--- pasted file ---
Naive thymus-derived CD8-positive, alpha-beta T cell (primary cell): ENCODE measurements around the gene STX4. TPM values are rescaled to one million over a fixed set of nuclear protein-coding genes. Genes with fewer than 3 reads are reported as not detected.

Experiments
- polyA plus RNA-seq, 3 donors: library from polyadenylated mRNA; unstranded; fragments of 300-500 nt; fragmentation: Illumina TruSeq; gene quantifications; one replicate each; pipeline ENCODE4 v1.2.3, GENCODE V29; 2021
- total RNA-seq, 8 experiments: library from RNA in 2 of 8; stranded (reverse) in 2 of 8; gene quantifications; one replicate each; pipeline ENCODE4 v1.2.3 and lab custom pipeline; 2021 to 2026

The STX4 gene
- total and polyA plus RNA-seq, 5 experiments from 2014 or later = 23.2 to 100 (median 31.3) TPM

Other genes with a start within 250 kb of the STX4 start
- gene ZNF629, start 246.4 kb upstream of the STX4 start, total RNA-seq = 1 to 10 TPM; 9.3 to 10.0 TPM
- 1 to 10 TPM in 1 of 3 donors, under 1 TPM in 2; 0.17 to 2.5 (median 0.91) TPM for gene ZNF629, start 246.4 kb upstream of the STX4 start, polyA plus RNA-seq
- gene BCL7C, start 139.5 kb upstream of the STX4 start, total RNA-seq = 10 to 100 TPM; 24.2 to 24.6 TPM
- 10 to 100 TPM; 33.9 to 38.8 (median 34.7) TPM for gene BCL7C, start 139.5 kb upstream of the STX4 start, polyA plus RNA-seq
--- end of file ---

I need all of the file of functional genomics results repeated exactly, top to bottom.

Naive thymus-derived CD8-positive, alpha-beta T cell (primary cell): ENCODE measurements around the gene STX4. TPM values are rescaled to one million over a fixed set of nuclear protein-coding genes. Genes with fewer than 3 reads are reported as not detected.

Experiments
- polyA plus RNA-seq, 3 donors: library from polyadenylated mRNA; unstranded; fragments of 300-500 nt; fragmentation: Illumina TruSeq; gene quantifications; one replicate each; pipeline ENCODE4 v1.2.3, GENCODE V29; 2021
- total RNA-seq, 8 experiments: library from RNA in 2 of 8; stranded (reverse) in 2 of 8; gene quantifications; one replicate each; pipeline ENCODE4 v1.2.3 and lab custom pipeline; 2021 to 2026

The STX4 gene
- total and polyA plus RNA-seq, 5 experiments from 2014 or later = 23.2 to 100 (median 31.3) TPM

Other genes with a start within 250 kb of the STX4 start
- gene ZNF629, start 246.4 kb upstream of the STX4 start, total RNA-seq = 1 to 10 TPM; 9.3 to 10.0 TPM
- 1 to 10 TPM in 1 of 3 donors, under 1 TPM in 2; 0.17 to 2.5 (median 0.91) TPM for gene ZNF629, start 246.4 kb upstream of the STX4 start, polyA plus RNA-seq
- gene BCL7C, start 139.5 kb upstream of the STX4 start, total RNA-seq = 10 to 100 TPM; 24.2 to 24.6 TPM
- 10 to 100 TPM; 33.9 to 38.8 (median 34.7) TPM for gene BCL7C, start 139.5 kb upstream of the STX4 start, polyA plus RNA-seq